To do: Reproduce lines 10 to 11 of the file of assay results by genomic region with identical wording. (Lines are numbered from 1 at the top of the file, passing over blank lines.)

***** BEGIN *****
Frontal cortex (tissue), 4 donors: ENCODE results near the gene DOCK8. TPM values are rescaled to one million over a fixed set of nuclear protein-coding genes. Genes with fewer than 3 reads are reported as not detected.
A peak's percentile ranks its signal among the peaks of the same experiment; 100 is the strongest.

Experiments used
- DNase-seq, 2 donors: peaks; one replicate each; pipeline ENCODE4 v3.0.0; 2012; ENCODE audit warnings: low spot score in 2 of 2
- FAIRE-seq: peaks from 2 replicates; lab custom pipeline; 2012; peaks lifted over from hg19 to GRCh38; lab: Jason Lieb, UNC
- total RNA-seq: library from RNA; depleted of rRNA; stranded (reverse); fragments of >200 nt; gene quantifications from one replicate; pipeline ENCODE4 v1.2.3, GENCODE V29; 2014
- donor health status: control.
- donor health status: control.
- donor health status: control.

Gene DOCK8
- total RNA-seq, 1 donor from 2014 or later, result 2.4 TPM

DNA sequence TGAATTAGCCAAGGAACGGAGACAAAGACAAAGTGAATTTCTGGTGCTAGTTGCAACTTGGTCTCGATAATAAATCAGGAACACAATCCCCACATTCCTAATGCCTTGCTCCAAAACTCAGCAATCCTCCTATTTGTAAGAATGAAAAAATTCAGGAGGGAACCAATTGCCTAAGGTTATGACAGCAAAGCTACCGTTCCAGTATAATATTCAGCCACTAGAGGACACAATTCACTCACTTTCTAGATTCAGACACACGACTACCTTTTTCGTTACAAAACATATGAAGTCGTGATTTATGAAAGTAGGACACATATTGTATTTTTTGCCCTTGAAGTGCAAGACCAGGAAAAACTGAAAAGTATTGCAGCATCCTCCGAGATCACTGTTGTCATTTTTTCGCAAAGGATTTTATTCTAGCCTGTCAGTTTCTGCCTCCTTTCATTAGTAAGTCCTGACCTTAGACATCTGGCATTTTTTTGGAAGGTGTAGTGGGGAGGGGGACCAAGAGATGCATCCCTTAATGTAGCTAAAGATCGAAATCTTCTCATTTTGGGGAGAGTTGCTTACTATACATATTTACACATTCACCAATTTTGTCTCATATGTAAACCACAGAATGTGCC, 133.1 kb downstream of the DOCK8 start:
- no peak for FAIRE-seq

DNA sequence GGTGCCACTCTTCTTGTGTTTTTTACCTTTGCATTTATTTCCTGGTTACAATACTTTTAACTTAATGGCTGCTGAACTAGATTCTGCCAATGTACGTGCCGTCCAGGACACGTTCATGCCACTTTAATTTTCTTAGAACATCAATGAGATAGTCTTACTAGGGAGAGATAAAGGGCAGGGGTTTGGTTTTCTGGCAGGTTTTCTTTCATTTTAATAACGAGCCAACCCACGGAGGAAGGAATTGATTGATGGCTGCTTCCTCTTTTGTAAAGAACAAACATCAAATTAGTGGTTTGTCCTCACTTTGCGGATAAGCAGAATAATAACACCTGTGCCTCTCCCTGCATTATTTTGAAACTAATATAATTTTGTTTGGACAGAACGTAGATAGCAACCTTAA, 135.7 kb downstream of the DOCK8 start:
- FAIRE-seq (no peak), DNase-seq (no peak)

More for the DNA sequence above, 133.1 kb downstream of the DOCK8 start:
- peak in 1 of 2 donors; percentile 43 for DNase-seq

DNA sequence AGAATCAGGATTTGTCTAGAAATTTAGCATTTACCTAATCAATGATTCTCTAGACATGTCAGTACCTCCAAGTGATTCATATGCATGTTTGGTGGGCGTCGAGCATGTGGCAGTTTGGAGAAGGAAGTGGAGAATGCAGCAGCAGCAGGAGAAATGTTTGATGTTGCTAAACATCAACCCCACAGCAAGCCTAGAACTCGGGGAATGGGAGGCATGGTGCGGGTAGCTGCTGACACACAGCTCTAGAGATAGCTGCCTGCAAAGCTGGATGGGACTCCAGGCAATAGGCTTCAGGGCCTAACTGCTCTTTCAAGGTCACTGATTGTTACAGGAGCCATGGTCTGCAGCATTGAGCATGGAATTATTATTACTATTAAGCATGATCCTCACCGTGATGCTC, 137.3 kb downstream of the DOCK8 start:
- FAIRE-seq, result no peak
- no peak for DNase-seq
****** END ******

Gene DOCK8
- total RNA-seq, 1 donor from 2014 or later, result 2.4 TPM